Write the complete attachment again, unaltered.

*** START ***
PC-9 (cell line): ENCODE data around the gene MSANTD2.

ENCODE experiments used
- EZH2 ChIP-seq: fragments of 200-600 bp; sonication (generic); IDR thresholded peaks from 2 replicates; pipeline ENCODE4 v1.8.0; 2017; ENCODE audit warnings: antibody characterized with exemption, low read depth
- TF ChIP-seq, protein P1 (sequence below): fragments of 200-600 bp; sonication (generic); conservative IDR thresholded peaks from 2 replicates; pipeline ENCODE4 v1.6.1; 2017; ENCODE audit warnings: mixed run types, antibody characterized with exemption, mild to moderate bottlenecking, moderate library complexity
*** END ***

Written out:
PC-9 (cell line): ENCODE data around the gene MSANTD2.

ENCODE experiments used
- EZH2 ChIP-seq: fragments of 200-600 bp; sonication (generic); IDR thresholded peaks from 2 replicates; pipeline ENCODE4 v1.8.0; 2017; ENCODE audit warnings: antibody characterized with exemption, low read depth
- TF ChIP-seq, protein P1 (sequence below): fragments of 200-600 bp; sonication (generic); conservative IDR thresholded peaks from 2 replicates; pipeline ENCODE4 v1.6.1; 2017; ENCODE audit warnings: mixed run types, antibody characterized with exemption, mild to moderate bottlenecking, moderate library complexity